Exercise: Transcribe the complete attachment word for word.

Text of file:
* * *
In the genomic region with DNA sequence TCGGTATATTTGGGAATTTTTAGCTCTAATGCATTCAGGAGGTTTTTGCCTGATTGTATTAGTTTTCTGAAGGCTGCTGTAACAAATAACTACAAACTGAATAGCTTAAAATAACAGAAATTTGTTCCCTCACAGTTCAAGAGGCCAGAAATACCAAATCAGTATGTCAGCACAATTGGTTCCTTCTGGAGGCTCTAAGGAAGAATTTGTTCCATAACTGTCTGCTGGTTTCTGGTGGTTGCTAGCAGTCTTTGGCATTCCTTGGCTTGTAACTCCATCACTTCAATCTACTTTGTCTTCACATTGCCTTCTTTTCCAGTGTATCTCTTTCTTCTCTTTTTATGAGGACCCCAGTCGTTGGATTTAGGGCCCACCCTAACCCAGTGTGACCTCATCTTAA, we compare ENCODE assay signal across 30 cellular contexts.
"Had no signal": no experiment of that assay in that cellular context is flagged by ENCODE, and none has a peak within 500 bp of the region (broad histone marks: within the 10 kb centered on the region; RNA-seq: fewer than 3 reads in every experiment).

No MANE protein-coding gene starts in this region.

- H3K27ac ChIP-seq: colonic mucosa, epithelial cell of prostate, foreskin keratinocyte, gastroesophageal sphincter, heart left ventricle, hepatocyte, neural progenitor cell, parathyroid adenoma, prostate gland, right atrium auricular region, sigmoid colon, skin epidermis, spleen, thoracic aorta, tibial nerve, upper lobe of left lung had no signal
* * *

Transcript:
In the genomic region with DNA sequence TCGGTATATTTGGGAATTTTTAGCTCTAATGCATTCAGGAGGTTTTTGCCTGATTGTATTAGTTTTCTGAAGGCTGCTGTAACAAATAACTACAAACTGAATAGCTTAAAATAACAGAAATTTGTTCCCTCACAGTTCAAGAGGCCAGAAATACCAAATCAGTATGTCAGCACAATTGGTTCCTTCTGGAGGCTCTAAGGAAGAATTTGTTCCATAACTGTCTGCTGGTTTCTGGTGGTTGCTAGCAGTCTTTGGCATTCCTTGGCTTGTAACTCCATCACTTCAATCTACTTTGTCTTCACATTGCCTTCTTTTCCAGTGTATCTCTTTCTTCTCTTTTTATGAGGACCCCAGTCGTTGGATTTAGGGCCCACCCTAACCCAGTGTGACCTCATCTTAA, we compare ENCODE assay signal across 30 cellular contexts.
"Had no signal": no experiment of that assay in that cellular context is flagged by ENCODE, and none has a peak within 500 bp of the region (broad histone marks: within the 10 kb centered on the region; RNA-seq: fewer than 3 reads in every experiment).

No MANE protein-coding gene starts in this region.

- H3K27ac ChIP-seq: colonic mucosa, epithelial cell of prostate, foreskin keratinocyte, gastroesophageal sphincter, heart left ventricle, hepatocyte, neural progenitor cell, parathyroid adenoma, prostate gland, right atrium auricular region, sigmoid colon, skin epidermis, spleen, thoracic aorta, tibial nerve, upper lobe of left lung had no signal